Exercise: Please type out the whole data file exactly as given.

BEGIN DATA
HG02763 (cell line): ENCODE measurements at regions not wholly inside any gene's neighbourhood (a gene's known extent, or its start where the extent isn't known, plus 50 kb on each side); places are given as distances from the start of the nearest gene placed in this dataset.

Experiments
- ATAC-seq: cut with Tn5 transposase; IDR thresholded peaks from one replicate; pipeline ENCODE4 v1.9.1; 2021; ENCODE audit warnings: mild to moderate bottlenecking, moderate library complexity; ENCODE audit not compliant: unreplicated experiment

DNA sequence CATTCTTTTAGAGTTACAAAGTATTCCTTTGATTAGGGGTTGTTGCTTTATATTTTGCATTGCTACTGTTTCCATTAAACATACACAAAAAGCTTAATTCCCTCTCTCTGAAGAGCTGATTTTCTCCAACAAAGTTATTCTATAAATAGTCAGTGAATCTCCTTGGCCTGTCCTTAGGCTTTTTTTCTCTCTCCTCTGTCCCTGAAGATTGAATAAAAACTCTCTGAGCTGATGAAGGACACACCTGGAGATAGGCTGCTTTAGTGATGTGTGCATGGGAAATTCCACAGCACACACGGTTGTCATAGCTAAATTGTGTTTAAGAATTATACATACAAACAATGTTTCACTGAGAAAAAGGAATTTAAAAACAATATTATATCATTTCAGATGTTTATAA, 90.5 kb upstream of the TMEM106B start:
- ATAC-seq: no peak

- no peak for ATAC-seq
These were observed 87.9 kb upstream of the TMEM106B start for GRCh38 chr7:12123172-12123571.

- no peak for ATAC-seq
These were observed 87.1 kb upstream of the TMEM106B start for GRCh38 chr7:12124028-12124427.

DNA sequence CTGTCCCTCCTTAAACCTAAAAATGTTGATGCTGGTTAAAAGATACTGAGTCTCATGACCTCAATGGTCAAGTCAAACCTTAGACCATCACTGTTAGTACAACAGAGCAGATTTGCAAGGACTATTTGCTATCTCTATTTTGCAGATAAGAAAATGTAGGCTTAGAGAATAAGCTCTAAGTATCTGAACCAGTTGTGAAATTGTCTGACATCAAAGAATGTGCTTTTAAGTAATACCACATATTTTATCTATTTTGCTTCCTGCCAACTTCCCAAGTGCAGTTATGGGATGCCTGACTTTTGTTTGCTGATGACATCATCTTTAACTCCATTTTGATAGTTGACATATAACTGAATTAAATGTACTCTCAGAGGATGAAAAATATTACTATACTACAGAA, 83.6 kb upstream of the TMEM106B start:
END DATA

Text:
HG02763 (cell line): ENCODE measurements at regions not wholly inside any gene's neighbourhood (a gene's known extent, or its start where the extent isn't known, plus 50 kb on each side); places are given as distances from the start of the nearest gene placed in this dataset.

Experiments
- ATAC-seq: cut with Tn5 transposase; IDR thresholded peaks from one replicate; pipeline ENCODE4 v1.9.1; 2021; ENCODE audit warnings: mild to moderate bottlenecking, moderate library complexity; ENCODE audit not compliant: unreplicated experiment

DNA sequence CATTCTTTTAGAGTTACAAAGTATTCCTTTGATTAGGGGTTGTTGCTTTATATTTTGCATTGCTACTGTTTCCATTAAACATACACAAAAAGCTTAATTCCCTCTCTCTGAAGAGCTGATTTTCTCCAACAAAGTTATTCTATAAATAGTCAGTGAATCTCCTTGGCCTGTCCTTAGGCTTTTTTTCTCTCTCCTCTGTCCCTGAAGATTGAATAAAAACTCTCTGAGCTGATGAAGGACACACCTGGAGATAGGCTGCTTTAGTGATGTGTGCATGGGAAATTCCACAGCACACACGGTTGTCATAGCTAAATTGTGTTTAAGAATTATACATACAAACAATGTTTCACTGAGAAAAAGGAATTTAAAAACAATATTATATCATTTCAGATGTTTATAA, 90.5 kb upstream of the TMEM106B start:
- ATAC-seq: no peak

- no peak for ATAC-seq
These were observed 87.9 kb upstream of the TMEM106B start for GRCh38 chr7:12123172-12123571.

- no peak for ATAC-seq
These were observed 87.1 kb upstream of the TMEM106B start for GRCh38 chr7:12124028-12124427.

DNA sequence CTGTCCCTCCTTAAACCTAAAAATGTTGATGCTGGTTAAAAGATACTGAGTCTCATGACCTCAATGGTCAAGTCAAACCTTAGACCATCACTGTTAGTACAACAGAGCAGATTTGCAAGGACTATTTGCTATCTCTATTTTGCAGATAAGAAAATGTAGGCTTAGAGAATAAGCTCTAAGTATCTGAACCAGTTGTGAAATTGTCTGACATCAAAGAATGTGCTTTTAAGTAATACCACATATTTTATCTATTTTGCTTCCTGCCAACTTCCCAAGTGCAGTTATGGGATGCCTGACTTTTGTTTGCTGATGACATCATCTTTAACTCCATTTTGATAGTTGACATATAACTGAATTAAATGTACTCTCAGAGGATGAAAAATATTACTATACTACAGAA, 83.6 kb upstream of the TMEM106B start: